Ethical and Social Issues in Dementia Care

UNCG Author/Contributor (non-UNCG co-authors, if there are any, appear on document)
Frances Bottenberg, Lecturer (Creator)
The University of North Carolina at Greensboro (UNCG )
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Abstract: It is often assumed that “ethics” refers to a pre-established and settled set of professional guidelines or even a “philosophy of life” that outlines a list of values to live by. In fact, ethics refers just as much to the challenging work of thinking about, and with, those sets of guidelines and values. After all, ethical principles don’t just appear in the world—they are the result of people talking about them, refining them, and then codifying them. More than that, every situation we encounter requires us to weigh different ethical principles as we decide what to do. This applies especially in situations where ethical dilemmas are present— situations where we must choose among imperfect options, there being no obvious “win-win” solution. In working with people with dementia, this process of ethical deliberation can become very challenging indeed, given the many personal, social, and logistical variables in play. In this chapter, we will examine some key ethical and social challenges that arise in the context of dementia diagnosis, care support, and social integration. To clarify these challenges, the chapter introduces readers to relevant concepts and frameworks in bioethics and suggests how to work through these challenges using ethical analysis.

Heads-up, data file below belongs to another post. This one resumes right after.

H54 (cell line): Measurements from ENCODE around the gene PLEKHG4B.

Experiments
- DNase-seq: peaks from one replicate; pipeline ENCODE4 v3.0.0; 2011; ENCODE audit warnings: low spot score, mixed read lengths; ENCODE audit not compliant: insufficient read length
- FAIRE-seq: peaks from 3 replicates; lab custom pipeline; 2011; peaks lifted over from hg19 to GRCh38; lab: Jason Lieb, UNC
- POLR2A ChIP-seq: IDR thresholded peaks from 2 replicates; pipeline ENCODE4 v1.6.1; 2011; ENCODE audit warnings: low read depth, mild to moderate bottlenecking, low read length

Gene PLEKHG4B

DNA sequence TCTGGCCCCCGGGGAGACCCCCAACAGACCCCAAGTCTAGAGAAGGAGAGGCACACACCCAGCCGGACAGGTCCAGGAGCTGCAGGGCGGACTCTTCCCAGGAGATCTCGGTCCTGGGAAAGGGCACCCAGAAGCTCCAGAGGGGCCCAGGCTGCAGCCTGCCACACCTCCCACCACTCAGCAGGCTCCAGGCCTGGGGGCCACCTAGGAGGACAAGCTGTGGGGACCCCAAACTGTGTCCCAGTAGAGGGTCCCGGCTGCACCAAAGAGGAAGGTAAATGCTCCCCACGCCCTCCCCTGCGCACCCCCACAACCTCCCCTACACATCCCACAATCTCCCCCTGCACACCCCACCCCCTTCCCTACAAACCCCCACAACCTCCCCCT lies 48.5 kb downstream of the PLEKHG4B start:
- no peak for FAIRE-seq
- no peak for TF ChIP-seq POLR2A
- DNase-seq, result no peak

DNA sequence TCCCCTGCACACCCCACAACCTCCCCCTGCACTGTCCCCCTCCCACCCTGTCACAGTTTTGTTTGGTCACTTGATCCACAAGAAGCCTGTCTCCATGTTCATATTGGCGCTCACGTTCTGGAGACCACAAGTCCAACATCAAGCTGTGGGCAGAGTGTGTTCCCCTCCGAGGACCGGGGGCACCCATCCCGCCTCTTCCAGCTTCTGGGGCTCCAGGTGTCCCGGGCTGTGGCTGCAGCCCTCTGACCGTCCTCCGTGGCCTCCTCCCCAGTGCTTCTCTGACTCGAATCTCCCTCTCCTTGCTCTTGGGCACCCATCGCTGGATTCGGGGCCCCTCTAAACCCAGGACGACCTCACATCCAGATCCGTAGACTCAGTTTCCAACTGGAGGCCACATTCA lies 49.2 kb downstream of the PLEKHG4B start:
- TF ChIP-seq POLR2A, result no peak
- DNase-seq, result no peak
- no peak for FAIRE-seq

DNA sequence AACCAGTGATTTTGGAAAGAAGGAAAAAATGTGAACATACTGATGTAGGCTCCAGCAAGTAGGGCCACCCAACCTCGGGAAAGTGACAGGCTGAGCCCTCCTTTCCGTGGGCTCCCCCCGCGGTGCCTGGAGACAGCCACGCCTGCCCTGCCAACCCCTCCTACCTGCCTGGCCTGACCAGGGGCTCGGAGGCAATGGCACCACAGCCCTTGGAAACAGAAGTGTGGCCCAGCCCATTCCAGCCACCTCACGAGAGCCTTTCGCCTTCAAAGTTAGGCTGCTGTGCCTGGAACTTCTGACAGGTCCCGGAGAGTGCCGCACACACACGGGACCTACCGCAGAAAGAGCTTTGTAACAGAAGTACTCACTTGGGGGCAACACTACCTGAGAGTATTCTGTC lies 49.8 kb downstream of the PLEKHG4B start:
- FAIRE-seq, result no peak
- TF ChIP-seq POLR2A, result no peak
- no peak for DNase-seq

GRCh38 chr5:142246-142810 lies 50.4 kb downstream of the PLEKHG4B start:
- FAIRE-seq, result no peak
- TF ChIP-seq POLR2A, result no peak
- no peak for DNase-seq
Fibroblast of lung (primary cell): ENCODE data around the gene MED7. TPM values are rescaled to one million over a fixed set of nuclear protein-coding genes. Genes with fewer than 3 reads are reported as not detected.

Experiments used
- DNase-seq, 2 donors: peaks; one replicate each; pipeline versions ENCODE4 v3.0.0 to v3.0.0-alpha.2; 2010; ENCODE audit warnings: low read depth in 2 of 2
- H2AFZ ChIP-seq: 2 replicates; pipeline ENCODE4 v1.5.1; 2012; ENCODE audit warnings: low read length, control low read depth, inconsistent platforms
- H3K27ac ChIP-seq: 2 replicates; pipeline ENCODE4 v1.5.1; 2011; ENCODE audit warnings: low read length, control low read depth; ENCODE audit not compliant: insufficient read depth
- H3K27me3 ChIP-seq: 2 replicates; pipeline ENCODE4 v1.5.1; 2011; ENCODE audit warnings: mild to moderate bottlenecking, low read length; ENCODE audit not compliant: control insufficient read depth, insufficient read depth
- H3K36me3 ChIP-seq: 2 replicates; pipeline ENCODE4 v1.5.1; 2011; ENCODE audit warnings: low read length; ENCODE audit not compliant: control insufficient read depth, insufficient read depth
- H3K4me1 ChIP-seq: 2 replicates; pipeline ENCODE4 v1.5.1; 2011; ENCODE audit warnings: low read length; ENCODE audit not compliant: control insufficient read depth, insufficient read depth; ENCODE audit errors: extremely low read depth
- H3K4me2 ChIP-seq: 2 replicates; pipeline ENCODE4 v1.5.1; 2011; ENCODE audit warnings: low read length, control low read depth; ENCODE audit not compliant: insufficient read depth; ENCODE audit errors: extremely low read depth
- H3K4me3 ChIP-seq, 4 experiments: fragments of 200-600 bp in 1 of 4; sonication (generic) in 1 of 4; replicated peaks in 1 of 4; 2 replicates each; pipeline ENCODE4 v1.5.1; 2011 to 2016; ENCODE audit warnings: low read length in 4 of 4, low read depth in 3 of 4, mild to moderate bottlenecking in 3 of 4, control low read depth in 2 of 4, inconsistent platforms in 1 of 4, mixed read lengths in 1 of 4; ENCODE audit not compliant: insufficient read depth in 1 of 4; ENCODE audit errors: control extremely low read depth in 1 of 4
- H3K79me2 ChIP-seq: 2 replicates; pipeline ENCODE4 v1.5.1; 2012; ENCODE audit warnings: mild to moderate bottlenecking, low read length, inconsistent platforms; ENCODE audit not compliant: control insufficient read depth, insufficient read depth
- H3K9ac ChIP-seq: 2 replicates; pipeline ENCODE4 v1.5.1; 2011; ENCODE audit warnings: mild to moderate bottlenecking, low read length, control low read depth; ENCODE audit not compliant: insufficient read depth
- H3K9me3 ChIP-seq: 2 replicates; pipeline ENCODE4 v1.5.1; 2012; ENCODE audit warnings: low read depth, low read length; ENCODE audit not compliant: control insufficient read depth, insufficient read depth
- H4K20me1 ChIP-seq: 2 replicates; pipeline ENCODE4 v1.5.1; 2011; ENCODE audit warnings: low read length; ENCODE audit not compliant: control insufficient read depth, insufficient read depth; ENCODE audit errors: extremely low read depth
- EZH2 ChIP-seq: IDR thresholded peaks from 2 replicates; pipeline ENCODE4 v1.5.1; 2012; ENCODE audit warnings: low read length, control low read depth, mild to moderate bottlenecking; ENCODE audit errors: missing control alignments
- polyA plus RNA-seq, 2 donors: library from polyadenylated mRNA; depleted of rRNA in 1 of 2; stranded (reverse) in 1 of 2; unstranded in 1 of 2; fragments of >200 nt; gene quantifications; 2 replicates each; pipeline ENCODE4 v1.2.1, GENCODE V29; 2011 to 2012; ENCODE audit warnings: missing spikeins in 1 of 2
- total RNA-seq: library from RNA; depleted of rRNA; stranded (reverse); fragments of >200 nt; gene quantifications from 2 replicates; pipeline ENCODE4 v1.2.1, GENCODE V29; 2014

Additional Information

Introduction to Aging, Memory and Dementia for Healthcare and Human Service Professionals
Language: English
Date: 2022
healthcare, ethics, ethical care, dementia, bioethics

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